Dukovany and Temelin will remain in state hands for the time being, following the Czech government's decision to reject revised bids for the sell-off of CEZ. Finance minister Jiri Rusnok and trade and industry minister Miroslav Gregr have until the end of February to produce fresh proposals for the future of CEZ. They will have to decide whether to continue with the sale of the government's 67% share in the utility, along with the national grid and majority shareholdings in six of the country's eight regional power companies - or to postpone the privatisation until after the general election - scheduled for June 2002.
Prime minister Milos Zeman stressed that the government would not stoop to begging for money in the sale.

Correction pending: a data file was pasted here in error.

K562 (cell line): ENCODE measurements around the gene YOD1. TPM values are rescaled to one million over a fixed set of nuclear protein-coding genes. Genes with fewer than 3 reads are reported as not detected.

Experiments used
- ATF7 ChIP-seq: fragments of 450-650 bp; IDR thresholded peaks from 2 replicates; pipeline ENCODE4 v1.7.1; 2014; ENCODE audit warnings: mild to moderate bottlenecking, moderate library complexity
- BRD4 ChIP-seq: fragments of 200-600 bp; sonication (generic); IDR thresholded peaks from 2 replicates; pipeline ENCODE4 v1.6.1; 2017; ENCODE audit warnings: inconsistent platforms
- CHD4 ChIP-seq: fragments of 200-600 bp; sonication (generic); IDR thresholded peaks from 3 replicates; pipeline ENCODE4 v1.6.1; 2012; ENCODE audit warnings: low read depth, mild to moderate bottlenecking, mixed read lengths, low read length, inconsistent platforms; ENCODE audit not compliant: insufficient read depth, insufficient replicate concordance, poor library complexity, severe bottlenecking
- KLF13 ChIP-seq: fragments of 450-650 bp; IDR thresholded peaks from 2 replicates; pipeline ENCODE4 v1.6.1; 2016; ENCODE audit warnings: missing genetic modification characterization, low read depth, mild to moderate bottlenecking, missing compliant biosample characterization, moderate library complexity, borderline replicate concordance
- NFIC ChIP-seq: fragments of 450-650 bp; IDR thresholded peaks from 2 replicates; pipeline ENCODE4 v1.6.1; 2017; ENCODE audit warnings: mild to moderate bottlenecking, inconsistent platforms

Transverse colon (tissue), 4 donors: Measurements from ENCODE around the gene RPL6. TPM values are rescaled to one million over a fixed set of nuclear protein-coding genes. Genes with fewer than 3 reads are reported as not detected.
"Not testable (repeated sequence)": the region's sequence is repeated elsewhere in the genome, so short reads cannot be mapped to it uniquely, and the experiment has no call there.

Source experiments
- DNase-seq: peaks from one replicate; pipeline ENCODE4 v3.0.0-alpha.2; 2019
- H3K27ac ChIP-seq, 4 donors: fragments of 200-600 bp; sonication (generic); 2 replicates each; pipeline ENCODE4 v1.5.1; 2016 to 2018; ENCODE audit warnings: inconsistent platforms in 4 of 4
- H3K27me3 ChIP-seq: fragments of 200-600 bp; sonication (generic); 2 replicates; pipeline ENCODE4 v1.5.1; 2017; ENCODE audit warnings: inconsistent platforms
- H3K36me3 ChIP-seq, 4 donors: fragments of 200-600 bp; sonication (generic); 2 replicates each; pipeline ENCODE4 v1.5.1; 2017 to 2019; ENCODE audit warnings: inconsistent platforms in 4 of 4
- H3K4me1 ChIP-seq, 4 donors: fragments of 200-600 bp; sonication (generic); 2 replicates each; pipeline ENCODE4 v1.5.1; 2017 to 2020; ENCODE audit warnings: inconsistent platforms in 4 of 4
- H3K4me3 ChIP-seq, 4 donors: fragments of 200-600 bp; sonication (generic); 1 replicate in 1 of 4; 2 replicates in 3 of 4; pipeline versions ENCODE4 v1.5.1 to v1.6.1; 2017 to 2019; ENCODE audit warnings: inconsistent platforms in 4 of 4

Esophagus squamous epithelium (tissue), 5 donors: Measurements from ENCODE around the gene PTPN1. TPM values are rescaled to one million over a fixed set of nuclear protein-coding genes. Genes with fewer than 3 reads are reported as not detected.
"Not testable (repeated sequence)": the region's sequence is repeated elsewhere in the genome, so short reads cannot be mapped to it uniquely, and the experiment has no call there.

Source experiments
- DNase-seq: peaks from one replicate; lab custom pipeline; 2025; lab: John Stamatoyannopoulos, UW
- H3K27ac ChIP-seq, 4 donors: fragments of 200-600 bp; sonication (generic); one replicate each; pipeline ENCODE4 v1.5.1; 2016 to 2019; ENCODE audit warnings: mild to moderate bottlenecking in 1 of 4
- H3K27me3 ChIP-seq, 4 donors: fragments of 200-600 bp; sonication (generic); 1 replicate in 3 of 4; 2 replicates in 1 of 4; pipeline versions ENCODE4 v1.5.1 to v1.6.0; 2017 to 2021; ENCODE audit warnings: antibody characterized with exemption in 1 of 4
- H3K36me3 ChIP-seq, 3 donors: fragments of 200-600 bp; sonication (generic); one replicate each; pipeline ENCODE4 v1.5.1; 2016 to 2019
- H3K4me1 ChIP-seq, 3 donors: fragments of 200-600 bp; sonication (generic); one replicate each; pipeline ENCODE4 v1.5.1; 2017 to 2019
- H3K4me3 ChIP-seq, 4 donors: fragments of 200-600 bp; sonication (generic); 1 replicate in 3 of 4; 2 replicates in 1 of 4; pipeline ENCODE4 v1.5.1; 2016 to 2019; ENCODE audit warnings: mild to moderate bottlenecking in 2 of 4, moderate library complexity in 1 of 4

The government rejected initial bids for CEZ last December, and invited fresh offers from Electricité de France (EdF) and a consortium of Italy's Enel and Spain's Iberdrola. Both offers failed to meet the government's minimum expectations of $5.56 billion, and EdF had major reservations about some of the conditions that were associated with the sale.
Meanwhile, Gregr offered his resignation in connection with delays in the commissioning of Temelin. However, Zeman refused his resignation, saying that the delays were due to a culmination of factors over a period of many years.